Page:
KUNAR PROVINCE, Afghanistan– The Kunar provincial governor, national and provincial government leaders, and the Kunar Provincial Reconstruction Team dedicated the province’s first midwifery training center, Dec. 22, to decrease Afghan maternal and infant mortality rates.
Fazlullah Wahidi, Kunar provincial governor, Dr. Najilla, Ministry of Public Health’s Health Strengthening System deputy, Pashtoon Azfar, Afghan Midwifery Association and Ghazanfer Institute of Health director, tribal elders, and Kunar medical professionals gathered in downtown Asadabad and dedicated the province’s first midwifery facility.
Along with the ribbon cutting, there was a ceremony recognizing 24 women from around the province currently enrolled in the first midwife program and facility tour. The women were selected from 42 candidates to attend the 18-month long course to learn prenatal and post partum care for expectant mothers and their babies.
Wahidi said the midwife program and the facility are important projects for the people of Kunar.
“I’m sure this will reduce the mortality rates in the province. We have fewer facilities than in other provinces, so we are thankful for the ministry of public health and our international partners for working together to make this happen,” Wahidi said. “This is directly for the benefit of the women of Kunar. For the sustainability of the program, we need private organizations and (international partners) to continue to support these projects.”
Dr. Isanullah Faxli, Asadabad hospital administrator, agreed with the governor and said the program provides necessary services to a mother and child.
“If we have a trained staff and equipped clinic, the services they provide can decrease the mortality rate,” Faxli said. “In 2004, there were only 150 deliveries per year because people didn’t have access to services. Now we have 350 deliveries per month in Asadabad alone. That is because people trust there is a hospital and staff here to help them.”
Faxli said the public health workers coordinate with community leaders to encourage people to come to the hospital to seek treatment, and the midwifery course will increase their ability to provide medical care.
“Before we would refer cases to Jalalabad and Kabul or Pakistan, but now there is no need because we’re capable of managing them in our hospital. People are confident in this hospital and trust the services and abilities of the staff,” Faxli said. “We examine about 12,000 patients per month, admitting about 900 patients per month, and perform 200 major surgeries per month. As people become more confident, they seek more care and are willing to have more babies.”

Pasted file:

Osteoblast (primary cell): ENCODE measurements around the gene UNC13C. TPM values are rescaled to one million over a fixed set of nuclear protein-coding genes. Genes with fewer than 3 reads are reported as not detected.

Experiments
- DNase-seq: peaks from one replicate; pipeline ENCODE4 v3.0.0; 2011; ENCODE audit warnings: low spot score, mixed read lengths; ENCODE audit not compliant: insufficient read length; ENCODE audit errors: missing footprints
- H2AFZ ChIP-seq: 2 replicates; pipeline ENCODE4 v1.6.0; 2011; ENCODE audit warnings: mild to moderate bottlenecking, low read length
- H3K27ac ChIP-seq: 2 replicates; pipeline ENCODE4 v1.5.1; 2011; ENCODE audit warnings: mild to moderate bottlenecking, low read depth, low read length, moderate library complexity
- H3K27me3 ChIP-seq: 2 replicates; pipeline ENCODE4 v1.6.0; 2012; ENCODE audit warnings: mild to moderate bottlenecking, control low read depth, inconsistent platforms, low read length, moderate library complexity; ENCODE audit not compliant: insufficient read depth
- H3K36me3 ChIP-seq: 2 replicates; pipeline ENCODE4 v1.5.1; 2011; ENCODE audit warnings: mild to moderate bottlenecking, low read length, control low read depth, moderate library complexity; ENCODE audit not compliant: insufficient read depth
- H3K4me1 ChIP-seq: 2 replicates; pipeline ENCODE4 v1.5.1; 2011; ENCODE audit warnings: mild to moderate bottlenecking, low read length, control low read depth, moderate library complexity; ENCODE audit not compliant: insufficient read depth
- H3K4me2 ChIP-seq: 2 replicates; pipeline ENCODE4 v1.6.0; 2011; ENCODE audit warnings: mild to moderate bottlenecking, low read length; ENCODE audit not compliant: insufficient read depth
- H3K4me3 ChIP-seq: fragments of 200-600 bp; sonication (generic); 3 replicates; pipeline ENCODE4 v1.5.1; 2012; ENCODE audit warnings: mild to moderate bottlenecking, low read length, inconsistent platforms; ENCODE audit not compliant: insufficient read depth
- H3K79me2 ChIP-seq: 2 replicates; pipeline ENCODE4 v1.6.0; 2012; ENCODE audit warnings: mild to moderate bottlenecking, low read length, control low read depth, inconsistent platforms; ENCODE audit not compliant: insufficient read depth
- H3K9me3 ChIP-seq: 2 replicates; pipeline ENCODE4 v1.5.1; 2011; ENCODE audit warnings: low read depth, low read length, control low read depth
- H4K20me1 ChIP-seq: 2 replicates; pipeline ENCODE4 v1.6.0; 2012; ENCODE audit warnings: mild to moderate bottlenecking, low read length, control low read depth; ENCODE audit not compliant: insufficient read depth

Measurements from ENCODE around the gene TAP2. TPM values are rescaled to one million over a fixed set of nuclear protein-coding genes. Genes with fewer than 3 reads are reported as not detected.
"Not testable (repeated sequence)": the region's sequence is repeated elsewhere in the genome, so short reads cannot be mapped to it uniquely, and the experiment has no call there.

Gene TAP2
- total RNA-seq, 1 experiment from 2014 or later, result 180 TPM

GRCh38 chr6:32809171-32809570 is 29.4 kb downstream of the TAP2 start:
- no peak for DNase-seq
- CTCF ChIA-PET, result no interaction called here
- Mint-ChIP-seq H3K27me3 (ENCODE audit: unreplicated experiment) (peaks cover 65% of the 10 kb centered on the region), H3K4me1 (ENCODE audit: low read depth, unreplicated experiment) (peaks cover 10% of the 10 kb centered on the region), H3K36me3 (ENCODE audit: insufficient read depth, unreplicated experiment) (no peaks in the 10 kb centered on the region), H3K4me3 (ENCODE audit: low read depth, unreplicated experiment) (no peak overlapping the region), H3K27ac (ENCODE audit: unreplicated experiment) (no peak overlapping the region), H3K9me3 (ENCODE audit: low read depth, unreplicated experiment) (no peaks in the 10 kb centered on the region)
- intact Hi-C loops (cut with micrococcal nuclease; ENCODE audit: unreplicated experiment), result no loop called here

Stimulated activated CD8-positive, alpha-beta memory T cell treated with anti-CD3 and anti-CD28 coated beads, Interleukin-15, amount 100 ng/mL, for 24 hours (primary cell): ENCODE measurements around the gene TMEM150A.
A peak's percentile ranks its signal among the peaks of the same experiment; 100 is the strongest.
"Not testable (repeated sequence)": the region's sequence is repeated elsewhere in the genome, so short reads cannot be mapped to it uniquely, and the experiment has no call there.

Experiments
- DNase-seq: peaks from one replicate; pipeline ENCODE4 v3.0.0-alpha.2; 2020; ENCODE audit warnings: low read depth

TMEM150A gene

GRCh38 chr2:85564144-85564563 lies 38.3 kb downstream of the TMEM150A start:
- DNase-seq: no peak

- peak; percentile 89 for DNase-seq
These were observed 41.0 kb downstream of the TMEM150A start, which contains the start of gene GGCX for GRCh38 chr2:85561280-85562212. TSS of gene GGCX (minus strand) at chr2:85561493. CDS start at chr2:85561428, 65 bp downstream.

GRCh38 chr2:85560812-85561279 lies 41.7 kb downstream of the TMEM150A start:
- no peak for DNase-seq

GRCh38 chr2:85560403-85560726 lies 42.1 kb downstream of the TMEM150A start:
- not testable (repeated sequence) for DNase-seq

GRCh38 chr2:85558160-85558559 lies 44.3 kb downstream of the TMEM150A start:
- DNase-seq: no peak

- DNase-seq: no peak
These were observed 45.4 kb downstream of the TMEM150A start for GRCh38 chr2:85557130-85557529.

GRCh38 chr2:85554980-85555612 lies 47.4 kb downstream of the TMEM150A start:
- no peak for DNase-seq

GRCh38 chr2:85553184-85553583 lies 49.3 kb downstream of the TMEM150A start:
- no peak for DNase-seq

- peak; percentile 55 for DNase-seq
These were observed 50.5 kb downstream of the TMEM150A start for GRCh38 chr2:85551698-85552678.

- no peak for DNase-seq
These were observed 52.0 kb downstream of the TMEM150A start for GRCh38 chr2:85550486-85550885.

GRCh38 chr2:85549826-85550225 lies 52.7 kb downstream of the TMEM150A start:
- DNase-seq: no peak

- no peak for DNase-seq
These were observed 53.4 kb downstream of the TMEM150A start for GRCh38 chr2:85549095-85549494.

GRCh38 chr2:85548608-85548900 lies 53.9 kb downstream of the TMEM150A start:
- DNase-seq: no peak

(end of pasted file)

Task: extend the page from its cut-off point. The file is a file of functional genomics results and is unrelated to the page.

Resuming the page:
According to U.S. Navy Lt. Jed Juachon, PRT medical officer, because there is a lack of obstetricians in Kunar, the midwife program is essential for handling basic prenatal care, birthing and post partum care.
“A problem in Kunar is a high maternal and infant mortality rate, which is preventable with early treatment and care that can be provided by these midwives,” Juachon said. “The PRT provided modules to help train the students, which included human models and charts. They needed hands-on versions to practice on before they go out there for real, and that is what we delivered to them.”
According to Dr. Mohammed Asif, midwifery program director, the women started the course in September and will go back to their districts when done with the training.
“They live here on the (site), and those with children are provided childcare while they learn. Once done, they will go back to their districts and work in the hospitals and clinics,” Asif said.
Asif said the current program is only funded for this first course, but the provincial government is looking for more donors and assistance to extend the course beyond the initial cadre.
“The Norwegian Afghanistan Committee and its implementing partner, Health Care and Social Development Organization, and the PRT have been generous in getting this course (started). We still need more help to have the program beyond the 18 months,” Asif said.
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